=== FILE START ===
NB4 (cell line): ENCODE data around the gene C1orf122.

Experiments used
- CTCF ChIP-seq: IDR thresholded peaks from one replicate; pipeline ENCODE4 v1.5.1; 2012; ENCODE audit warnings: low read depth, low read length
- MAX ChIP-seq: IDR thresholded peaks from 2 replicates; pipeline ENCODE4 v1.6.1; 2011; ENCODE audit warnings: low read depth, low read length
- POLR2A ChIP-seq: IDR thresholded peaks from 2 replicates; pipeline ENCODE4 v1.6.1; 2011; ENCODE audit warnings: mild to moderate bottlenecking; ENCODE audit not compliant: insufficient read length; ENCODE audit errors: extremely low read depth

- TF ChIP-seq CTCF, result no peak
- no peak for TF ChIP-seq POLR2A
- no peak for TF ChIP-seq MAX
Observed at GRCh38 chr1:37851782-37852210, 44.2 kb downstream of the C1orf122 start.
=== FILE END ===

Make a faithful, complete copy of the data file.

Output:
NB4 (cell line): ENCODE data around the gene C1orf122.

Experiments used
- CTCF ChIP-seq: IDR thresholded peaks from one replicate; pipeline ENCODE4 v1.5.1; 2012; ENCODE audit warnings: low read depth, low read length
- MAX ChIP-seq: IDR thresholded peaks from 2 replicates; pipeline ENCODE4 v1.6.1; 2011; ENCODE audit warnings: low read depth, low read length
- POLR2A ChIP-seq: IDR thresholded peaks from 2 replicates; pipeline ENCODE4 v1.6.1; 2011; ENCODE audit warnings: mild to moderate bottlenecking; ENCODE audit not compliant: insufficient read length; ENCODE audit errors: extremely low read depth

- TF ChIP-seq CTCF, result no peak
- no peak for TF ChIP-seq POLR2A
- no peak for TF ChIP-seq MAX
Observed at GRCh38 chr1:37851782-37852210, 44.2 kb downstream of the C1orf122 start.